Appreciation of Fine Tea in England


Selena N. B. H./Via Flickr

After I returned home from a 10-day tour of England in 1989, my very first student tour that I organized on my own called “England Trek,” one of my students commented that my husband went into every pub and I went into every tea shop. In defense of my husband, I think this student was slightly exaggerating, but her comment certainly rang true for me. I am seriously addicted to English tea, the kind you serve with milk and sugar. I drink a cup or two at breakfast and a cup when I come home from school. I also carry a thermos of tea to drink during my planning period. My curious (nosy) students often ask me about the thermos on my desk and they are astounded that I would be drinking hot tea in a state where everyone drinks “sweet tea” (iced tea).

There are many famous quotations about tea. My favorite one comes from Noel Coward, an English playwright and composer: “Wouldn’t it be dreadful to live in a country where they didn’t have tea?” I was introduced to English tea as an exchange student the same year Queen Elizabeth II celebrated her Silver Jubilee, the 25th anniversary of her accession to the throne. I still use the commemorative tea tins I purchased in 1977. Now it is the year of her Diamond Jubilee, her 60th anniversary as Queen and I am still enjoying what the English poet William Cowper described as “the cups, that cheer but not inebriate.”

Perhaps the main reason why most of my EF tours have been to the United Kingdom and the Republic of Ireland is the fact that I know I can get a decent cup of tea in these countries. Much to the amazement of my students, I always return home with countless boxes of tea. It’s still hard to find decent tea where I live so I will often buy the brands I like on-line. Travel with students can be stressful at times so a cup of tea can work wonders in those situations. I enjoy drinking my tea while I wait for my students to show up at breakfast and I enjoy staying at the hotels with good tea (and coffee) making facilities. In many books, films, and television programs set in this part of the world, someone is always putting the kettle on and serving tea to offer comfort, provide a distraction, or just being hospitable.

My husband is also a heavy tea drinker. In fact, he introduced me to the joys of Darjeeling and Lapsang Souchong tea when we started dating (that sounds terribly old-fashioned now). In 2004, we spent a week in London after Christmas and one of our favorite places was the Bramah Tea & Coffee Museum on Southwark Street. Mr. Bramah died in 2008 and his museum is currently closed to the public. It was a wonderful place to learn about the 400-year history of tea and coffee. Mr. Bramah had an impressive collection of teapots from around the world and his museum also had a very nice tea room and shop. We enjoyed meeting Mr. Bramah and laughed when he made this comment to us, “The British drink lots of tea, but they don’t know much about it.”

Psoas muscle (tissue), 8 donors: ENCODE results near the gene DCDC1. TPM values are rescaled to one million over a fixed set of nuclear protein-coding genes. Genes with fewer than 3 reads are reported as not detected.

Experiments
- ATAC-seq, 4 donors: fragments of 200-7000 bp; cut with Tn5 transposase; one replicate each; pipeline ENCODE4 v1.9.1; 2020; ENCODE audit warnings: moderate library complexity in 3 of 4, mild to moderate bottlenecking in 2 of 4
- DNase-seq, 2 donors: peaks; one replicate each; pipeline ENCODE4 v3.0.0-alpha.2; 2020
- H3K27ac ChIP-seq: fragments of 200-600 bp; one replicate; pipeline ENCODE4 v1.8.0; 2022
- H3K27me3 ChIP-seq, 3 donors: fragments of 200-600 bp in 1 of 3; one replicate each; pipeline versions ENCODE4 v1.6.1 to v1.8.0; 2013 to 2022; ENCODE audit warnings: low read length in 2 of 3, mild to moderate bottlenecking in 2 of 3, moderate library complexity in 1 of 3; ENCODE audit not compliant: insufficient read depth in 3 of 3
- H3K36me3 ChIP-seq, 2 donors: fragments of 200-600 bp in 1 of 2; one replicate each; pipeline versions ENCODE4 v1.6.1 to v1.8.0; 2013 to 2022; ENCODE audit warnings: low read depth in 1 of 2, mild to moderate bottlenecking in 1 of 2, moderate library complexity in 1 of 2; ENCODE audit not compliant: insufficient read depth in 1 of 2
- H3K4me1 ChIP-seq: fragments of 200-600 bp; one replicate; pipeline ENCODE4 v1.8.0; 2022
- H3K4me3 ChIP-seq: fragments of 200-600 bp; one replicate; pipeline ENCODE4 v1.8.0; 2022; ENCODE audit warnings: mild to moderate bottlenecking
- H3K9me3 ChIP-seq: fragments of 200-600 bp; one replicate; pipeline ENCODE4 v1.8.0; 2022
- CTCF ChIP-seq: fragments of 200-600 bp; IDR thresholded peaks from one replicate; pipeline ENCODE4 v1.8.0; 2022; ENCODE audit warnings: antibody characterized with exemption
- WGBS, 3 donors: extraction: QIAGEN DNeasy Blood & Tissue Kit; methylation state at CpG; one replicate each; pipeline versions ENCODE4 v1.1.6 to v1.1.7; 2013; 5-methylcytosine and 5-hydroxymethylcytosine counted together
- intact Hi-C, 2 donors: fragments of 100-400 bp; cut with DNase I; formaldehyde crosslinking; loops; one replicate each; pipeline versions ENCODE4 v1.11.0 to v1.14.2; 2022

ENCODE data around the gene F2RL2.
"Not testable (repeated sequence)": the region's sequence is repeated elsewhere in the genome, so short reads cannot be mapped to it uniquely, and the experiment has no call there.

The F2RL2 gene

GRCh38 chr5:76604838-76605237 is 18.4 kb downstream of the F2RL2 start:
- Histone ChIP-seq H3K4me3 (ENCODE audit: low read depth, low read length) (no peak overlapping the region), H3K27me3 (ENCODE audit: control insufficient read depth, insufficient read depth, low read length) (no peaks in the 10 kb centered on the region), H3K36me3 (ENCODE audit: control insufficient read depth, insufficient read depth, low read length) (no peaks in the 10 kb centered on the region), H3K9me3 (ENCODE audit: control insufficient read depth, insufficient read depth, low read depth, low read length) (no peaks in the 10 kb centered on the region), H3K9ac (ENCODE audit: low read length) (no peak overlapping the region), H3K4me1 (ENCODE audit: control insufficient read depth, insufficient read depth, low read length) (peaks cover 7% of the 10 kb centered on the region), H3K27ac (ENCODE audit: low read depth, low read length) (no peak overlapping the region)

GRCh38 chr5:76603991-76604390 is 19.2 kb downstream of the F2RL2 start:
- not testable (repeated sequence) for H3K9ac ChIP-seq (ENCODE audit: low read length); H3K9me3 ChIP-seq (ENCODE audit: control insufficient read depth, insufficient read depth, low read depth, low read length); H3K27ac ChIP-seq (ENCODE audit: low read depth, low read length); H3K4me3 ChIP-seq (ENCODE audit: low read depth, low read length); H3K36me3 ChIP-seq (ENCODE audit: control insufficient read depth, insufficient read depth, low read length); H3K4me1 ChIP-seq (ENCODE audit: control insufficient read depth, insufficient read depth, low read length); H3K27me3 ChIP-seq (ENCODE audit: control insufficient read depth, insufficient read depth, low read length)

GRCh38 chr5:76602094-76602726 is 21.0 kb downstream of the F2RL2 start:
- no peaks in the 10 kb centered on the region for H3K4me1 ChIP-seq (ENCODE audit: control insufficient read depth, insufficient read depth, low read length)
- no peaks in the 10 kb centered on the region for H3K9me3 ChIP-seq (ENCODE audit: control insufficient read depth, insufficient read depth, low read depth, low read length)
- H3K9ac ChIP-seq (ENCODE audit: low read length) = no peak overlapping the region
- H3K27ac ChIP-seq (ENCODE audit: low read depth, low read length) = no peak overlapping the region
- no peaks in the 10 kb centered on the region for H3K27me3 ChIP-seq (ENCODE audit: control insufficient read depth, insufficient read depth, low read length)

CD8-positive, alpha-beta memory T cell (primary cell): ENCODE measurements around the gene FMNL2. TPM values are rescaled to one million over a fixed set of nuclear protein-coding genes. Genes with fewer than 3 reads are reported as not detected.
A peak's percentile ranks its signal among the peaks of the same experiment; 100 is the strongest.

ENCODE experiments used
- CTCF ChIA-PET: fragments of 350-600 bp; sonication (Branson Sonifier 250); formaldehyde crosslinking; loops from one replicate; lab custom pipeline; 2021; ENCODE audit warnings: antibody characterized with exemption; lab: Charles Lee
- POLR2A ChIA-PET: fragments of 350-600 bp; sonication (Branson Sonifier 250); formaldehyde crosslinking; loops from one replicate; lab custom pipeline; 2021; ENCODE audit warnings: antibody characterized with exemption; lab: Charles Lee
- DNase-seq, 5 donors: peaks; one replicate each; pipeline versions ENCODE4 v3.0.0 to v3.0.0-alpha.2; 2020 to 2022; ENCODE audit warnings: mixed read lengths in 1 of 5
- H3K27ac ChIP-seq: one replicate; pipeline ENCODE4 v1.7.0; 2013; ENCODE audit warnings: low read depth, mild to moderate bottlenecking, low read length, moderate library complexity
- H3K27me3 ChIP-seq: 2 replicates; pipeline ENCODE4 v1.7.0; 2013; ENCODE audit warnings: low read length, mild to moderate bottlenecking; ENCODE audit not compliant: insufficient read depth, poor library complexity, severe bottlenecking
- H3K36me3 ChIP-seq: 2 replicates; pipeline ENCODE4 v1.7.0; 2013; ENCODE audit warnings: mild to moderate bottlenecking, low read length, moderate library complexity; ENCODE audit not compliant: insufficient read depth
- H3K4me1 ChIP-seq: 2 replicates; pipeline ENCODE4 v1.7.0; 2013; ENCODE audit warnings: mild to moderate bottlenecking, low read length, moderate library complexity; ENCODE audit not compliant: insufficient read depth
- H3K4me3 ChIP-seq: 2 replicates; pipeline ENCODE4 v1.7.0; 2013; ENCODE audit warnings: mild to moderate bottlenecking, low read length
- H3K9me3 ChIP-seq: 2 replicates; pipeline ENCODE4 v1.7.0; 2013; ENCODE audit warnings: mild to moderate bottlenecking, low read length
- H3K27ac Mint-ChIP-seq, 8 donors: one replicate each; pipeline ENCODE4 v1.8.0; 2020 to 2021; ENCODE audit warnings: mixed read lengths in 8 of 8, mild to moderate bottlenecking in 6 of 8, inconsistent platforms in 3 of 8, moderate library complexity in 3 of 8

I just returned home from an 11-day tour to England and Scotland with my students and of course, I bought enough tea to last until I travel to the Republic of Ireland this summer. As a veteran of EF tours, I knew I would not be able to enjoy an afternoon tea at the Ritz Hotel in London, not the sort of activity you would see on a student travel itinerary. You need to dress in the proper attire and you need to make a reservation several months in advance. One day, perhaps after I retire from teaching, I’m going to enjoy the traditional afternoon tea at the Ritz.

The cost of the traditional afternoon tea, which includes an array of fancy sandwiches, pastries, and cakes, not to mention unlimited cups of tea, will set me back at least 42 pounds, but I think the experience will be worth it.

Students might be interested in knowing that Irving Berlin wrote a song in 1921 called “Puttin’ on the Ritz,” which comes from a slang expression meaning to dress very fashionably. The hotel connection is clear since the Ritz Hotels in Paris and London are both fancy and luxurious establishments. I was introduced to the song in Mel Brooks’ 1974 film, Young Frankenstein, when Dr. Frankenstein (Gene Wilder) performed a duet with his monster (Peter Boyle).

If you are traveling in the United Kingdom or the Republic of Ireland, take the time to introduce your students to a cup of tea, but be sure you pour the milk in first. Believe it or not, how to make a perfect cup of tea is still the subject of debate.

Readers, what national beverages (or foods) have you been introduced to in your travels?

Flickr photo via Adactio

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(Editor’s note: If you have a question about for EF Group Leader Gail Ingram, or an idea for a blog post topic, you can email Gail here, and she will answer readers’ questions in future blog posts.)

Gail I.

Gail is a former longtime EF Group Leader, who was also a frequent mentor to new group leaders and a regular presenter on EF’s Free International Training Tours.

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